December 1, 2022

A Nigerian lady identified by her Instagram handle as @folaogunsemo who is schooling in Manchester, United Kingdom, has taken to the social media platform to share her exam question about Nigerian fraud.

She wrote;

“This is my exam paper for a module named “Law in a business context” with the red circle which I did today 23rd of May. Stepping out of the exam hall my friends were like “Fola how did you feel about question 22” and for the first time in my life, I felt ashamed of being a Nigerian. I believe fraud is being committed everywhere but for it to be recognised and used as an exam question in UK, then it is VERY BAD for Nigeria. My lecture slide showed a typical example of a “yahoo boy’s” storyline in the green circle, I went further to search for “Advance-fee scam” with the belief that it was exaggerated in my lecture slide and I found the information in the blue circle. I am short of words at the moment realising the fact that there’s been so much issues lately about “yahoo boys” on social media, this is not a good reputation for Nigerians at all……. This matter tire me ooo my people”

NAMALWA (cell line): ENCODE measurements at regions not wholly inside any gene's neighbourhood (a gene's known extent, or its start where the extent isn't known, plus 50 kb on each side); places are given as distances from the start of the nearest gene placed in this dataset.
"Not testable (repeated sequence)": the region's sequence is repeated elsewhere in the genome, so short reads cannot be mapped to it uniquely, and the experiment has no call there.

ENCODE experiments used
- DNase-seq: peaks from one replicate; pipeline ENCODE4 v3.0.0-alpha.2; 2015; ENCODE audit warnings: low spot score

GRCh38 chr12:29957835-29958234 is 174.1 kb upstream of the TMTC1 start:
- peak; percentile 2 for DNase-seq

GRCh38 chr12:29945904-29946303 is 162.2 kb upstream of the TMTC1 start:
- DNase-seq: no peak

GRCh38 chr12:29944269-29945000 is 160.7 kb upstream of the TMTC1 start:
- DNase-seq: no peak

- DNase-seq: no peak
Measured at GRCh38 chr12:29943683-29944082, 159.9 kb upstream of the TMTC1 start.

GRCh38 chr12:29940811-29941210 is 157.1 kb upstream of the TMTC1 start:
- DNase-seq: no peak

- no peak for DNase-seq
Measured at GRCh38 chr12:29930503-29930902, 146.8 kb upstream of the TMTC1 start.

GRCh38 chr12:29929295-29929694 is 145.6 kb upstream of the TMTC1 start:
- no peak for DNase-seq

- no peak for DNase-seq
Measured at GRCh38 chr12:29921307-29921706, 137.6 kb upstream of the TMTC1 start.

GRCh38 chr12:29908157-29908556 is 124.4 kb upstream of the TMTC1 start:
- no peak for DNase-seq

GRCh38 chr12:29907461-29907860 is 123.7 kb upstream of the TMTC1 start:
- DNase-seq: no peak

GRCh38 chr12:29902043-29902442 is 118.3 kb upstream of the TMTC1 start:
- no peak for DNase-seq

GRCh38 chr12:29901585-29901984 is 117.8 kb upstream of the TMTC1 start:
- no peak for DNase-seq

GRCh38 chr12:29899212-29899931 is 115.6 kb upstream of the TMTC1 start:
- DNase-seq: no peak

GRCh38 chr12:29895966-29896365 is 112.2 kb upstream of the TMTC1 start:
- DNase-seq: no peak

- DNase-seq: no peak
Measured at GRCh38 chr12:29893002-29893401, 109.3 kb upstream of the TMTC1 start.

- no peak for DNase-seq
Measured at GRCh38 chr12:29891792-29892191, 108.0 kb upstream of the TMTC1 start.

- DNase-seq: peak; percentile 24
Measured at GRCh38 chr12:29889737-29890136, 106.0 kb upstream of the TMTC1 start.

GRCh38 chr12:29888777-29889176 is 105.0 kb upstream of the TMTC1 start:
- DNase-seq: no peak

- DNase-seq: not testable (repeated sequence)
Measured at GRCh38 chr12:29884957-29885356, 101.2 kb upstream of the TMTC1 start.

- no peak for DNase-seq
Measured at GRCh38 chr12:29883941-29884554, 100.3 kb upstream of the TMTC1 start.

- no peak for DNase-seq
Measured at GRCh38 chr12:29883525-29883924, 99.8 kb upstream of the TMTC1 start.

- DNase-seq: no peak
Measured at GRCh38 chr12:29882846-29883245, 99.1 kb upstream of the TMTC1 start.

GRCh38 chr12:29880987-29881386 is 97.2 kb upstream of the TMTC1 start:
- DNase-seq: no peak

The question is as below with option A to D;

The Advance-fee fraud is also known as:

A. The Spanish fraud
B. The Egyptian fraud
C. The Nigerian fraud
D. The Russian fraud

According to the Federal Bureau of Investigation (FBI), “An advance fee scheme occurs when the victim pays money to someone in anticipation of receiving something of greater value—such as a loan, contract, investment, or gift—and then receives little or nothing in return.”

There are many variations of this type of scam, including the 419 scam (also known as the Nigerian Prince scam), the Spanish Prisoner scam, the black money scam, Fifo’s Fraud and the Detroit-Buffalo scam.[2] The scam has been used with fax and traditional mail, and is now prevalent in online communications like emails.

Example email:

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